Girl on the Silver Dollar

Girl on the Silver Dollar

Coin collectors have long believed Anna W. Williams was the model for George Morgan’s 1878 silver dollar design, but was she? 

It was a time when any female who modeled for an artist was lumped with immoral and fallen women. The public morality enjoyed praise for allegorical female figures in painting, architecture and sculpture, but heaped collective scorn if the same creation was identified as a specific woman. Anna W. Williams, known to her friends as “Nannie,” was caught in this hypocritical morality. She left no written expression of its emotional effects, but we know that she and her friends denied the accusations. To do anything else would have meant personal humiliation and ruin.

Within a year of the first release of George Morgan’s silver dollar design in 1878, Philadelphia newspapers were speculating about identity of the woman who posed for the Liberty portrait. Speculative reports were that a local woman, Anna W. Williams, had modeled for Morgan and it was her profile depicted on the new coin. Reporters interviewed Miss Williams and some of her friends, but could find no definitive answer – so they invented stories based on a few scarce facts. Curiously, one newspaper, at the close of a lengthy article, admitted that the dollar’s Miss Liberty did not resemble Miss Williams, but looked more like Morgan’s wife.

But such little touches of reality never deterred speculative “truth.” Until the time of her death in 1926, Anna Williams was followed by a plague of tall tales, and innuendo that left little doubt that she had compromised her feminine morals and modeled for an artist.

Roger W. Burdette’s latest research book, Girl on the Silver Dollar, is a search for truth after over 140 years of confusion. More than a decade of patient research, investigation and validation have produced a meaningful story of real people, behaving as people do in their daily lives. That Nannie modeled for George Morgan in October 1876, just weeks after he landed in America, is clearly established. A contemporary portrait titled “Anna W. Williams” was created by Philadelphia realist painter Thomas Eakins and his future wife Susan McDonald – exactly as described by one of Nannie’s friends. Morgan’s sketch book includes untitled pencil drawings that match Nannie’s features. An engraved illustration in Harper’s Monthly Magazine from 15 years later shows Nannie older but with the same distinctive features.

Yet, none of her features resemble any part of the 1878 silver dollar Liberty portrait.

Along with images of Anna’s other modeling work, Burdette presents details of her career as teacher, advocate and later Supervisor of Kindergartens in Philadelphia’s early childhood education system.

But Girl on the Silver Dollar is more than about Anna Williams. A separate chapter chronicles the development of a new “standard silver dollar” to replace the one eliminated by the Coinage Act of 1873. Here we find Mint Director Linderman on the verge of accepting William Barber’s new Liberty portrait (often called the “Sailor Head” by pattern collectors), only to suspend work when Morgan arrived from London. Copious pattern pieces photos, descriptions and quotations bring the reader into behind-the-public-scene discussion and controversy.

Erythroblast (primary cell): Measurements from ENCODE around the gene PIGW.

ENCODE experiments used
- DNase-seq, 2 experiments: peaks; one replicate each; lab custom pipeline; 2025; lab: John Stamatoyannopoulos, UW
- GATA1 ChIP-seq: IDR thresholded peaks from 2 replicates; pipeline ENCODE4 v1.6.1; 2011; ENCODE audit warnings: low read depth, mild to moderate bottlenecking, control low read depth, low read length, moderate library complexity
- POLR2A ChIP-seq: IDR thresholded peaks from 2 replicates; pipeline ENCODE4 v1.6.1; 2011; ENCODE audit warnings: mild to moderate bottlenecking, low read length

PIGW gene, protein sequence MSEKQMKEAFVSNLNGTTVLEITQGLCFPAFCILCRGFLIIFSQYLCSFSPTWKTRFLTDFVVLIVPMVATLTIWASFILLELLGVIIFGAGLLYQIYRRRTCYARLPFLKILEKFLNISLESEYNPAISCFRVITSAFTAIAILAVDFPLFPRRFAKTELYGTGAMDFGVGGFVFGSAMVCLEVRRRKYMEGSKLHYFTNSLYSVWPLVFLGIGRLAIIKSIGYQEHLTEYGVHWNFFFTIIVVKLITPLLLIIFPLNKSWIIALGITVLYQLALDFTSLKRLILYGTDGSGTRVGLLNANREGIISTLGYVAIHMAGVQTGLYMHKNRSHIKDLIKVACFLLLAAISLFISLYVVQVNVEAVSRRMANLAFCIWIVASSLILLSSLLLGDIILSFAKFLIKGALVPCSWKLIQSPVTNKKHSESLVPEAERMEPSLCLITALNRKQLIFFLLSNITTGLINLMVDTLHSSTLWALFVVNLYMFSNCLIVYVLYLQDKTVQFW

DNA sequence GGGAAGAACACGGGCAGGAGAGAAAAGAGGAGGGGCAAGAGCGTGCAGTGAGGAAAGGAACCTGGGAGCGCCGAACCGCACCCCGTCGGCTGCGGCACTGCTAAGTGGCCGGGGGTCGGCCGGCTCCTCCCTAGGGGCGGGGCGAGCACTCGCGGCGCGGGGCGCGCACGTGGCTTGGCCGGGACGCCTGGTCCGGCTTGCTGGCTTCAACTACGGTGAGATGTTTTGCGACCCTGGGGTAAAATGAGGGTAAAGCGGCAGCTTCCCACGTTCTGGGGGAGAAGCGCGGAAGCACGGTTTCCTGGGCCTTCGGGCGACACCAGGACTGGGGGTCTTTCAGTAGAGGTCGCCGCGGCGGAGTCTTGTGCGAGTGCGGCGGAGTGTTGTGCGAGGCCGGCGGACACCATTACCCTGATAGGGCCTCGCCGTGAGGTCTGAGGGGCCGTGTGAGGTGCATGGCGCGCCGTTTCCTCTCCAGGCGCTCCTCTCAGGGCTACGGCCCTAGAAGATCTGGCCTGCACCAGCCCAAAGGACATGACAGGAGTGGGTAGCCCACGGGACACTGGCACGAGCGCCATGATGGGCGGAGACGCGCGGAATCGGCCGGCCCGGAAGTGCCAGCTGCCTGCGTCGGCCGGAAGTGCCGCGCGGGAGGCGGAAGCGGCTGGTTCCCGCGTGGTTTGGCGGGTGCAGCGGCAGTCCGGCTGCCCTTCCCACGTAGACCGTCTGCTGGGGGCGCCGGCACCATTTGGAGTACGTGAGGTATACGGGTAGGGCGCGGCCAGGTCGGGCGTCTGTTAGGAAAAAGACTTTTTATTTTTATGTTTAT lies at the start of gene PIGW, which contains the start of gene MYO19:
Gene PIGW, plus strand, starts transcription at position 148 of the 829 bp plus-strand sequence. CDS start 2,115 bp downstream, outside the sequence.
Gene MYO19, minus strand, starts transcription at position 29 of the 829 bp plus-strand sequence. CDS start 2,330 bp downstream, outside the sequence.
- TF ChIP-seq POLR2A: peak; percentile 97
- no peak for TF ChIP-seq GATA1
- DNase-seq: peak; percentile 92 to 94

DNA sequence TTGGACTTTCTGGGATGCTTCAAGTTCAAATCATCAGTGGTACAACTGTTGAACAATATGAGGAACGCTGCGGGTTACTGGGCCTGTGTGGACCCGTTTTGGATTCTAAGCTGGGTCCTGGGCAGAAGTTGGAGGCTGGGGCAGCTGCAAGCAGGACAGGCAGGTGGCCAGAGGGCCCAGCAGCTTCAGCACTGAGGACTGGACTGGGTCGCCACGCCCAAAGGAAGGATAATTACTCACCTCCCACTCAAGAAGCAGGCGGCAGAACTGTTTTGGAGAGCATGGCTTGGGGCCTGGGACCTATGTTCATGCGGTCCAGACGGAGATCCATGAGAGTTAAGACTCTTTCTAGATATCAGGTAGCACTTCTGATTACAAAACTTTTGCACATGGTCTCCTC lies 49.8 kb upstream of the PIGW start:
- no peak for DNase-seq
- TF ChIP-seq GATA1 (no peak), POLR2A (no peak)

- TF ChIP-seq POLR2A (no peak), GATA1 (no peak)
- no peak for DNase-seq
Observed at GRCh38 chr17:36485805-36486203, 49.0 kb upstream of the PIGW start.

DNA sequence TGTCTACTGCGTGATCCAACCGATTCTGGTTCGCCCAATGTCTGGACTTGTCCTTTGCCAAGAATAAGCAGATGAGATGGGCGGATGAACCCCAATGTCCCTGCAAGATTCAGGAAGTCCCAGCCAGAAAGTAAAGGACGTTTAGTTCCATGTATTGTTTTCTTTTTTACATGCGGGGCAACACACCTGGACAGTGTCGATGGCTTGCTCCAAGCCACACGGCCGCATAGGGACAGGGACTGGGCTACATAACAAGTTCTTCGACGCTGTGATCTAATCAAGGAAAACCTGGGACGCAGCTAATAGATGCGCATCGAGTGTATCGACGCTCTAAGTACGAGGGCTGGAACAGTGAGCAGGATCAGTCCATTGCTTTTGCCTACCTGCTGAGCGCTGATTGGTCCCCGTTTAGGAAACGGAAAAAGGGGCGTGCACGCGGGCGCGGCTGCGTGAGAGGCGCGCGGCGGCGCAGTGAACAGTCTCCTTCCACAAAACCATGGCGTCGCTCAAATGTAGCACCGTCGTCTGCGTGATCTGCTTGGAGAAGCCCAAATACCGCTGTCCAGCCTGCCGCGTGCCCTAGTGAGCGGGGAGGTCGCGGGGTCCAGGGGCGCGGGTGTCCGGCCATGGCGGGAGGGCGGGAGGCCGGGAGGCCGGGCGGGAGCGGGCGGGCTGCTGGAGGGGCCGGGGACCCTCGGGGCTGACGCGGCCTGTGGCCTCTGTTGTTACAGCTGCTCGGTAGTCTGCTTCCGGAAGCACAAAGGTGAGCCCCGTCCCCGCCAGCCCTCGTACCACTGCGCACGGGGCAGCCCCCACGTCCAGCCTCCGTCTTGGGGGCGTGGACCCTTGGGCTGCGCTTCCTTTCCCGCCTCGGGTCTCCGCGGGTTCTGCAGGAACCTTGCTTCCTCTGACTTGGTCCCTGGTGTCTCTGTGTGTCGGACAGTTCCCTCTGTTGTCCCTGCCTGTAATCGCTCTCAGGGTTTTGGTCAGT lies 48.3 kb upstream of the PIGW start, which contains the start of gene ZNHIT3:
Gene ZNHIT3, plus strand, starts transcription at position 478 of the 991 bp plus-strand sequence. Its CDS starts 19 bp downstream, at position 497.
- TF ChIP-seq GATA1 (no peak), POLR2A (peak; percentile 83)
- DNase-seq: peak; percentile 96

Controversy is also a theme in the following chapter dedicated to uncovering the truth behind elusive 1895-P silver dollars struck for circulation. Long in demand by coin collectors, none of the 12,000 pieces struck for circulation have ever been
identified. This forced collectors to include an 1895 proof dollar in their cabinets and albums to fill that gaping hole. Normal Philadelphia Mint operations suggest the twelve bags of circulation dollars were placed in a crowded vault, then transferred to the new Philadelphia Mint sometime between 1899 and 1901. Some authors have speculated that the 1895 coins were actually dated “1894” even when ample evidence argues otherwise. The most common explanation is that all 1895 circulation dollars were indiscriminately melted during the rush to convert coins into bullion for sale to Great Britain in 1918.

The final chapter of Girl on the Silver Dollar brings us to the original and implementation of the Pittman Act of 1918. This urgently passed Act of Congress caused nearly half of all existing U.S. silver dollars to be converted into bullion and sold to Great Britain to help stabilize the economy in India during World War I. Although we know the number of silver dollars destroyed, no records were kept of coin dates or mints. Thus, a great anonymous hoard was destroyed and an equally anonymous hoard remained in Treasury vaults until the great silver dollar distribution of 1963-64. (See Burdette’s early 2019 book release, Private Pattern and Related Pieces: International Nickel & Gould Incorporated, for details about the run of Treasury silver dollars.)

Together, Girl on the Silver Dollar is a feast for the eyes and minds of coin collectors everywhere. Every owner of a Morgan silver dollar who has wondered about the origin of this beloved, if somewhat stuffy Liberty portrait, will find new revelations. Ideas and facts not only about the coin but about the people who designed and manufactured theses silver dollars are found on every page. We can see the coins pilling in unwanted masses, shuttled from vault to vault, and eventually used as war-time tools for the Allied victory.

Order Girl on the Silver Dollar from Wizard Coin Supply. The cover price for the 8.5″ x 11″, 135 pages, hard cover, full color book is $24.95.